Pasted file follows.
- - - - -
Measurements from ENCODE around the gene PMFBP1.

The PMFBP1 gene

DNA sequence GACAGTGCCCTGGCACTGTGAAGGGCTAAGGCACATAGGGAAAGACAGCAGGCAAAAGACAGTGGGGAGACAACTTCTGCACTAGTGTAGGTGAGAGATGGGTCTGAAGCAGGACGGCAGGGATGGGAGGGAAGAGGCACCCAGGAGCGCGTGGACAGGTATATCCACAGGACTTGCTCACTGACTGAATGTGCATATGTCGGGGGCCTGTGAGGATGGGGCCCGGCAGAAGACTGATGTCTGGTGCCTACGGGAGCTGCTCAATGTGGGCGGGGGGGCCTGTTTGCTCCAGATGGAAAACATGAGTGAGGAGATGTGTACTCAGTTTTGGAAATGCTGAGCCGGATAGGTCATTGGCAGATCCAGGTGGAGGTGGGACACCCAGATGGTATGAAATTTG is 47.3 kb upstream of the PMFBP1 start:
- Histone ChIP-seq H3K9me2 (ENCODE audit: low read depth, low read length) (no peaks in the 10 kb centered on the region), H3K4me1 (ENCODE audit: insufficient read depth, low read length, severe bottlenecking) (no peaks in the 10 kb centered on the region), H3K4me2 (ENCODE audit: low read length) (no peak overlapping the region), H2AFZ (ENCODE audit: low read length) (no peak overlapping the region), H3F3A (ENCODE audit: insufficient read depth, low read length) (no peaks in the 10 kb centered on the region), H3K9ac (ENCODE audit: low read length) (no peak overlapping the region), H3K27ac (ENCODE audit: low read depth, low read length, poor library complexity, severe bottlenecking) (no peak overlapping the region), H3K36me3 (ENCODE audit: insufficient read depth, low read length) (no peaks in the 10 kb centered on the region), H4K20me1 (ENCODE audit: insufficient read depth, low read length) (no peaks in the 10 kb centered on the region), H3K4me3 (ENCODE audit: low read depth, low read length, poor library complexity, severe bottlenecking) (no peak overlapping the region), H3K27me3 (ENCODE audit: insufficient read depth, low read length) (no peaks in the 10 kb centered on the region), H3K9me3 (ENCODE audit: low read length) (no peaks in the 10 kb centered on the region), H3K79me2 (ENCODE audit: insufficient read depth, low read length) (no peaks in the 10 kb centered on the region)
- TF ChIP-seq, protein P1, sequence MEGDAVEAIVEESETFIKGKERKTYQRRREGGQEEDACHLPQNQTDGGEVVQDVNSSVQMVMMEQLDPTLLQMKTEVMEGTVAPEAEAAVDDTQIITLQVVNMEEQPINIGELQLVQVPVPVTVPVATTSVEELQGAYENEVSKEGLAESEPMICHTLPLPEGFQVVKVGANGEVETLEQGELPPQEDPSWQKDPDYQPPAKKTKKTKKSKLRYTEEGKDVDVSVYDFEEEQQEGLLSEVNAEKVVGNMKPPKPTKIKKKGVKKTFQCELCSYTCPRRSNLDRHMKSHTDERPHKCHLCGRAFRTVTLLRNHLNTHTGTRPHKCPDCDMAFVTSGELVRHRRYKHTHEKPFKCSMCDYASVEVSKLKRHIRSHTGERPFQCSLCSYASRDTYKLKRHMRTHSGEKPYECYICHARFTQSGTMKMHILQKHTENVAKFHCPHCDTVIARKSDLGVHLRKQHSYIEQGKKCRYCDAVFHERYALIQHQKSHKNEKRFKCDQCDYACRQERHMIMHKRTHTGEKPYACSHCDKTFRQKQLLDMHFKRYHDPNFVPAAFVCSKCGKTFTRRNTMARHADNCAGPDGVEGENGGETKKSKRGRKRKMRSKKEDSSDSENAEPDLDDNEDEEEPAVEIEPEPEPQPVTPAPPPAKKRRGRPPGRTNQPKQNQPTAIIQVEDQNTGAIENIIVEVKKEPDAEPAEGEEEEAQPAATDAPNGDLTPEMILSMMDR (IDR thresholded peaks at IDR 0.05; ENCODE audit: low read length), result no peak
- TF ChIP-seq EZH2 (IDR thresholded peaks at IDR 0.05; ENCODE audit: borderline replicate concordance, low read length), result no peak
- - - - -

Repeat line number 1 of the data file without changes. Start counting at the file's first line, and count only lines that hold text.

Measurements from ENCODE around the gene PMFBP1.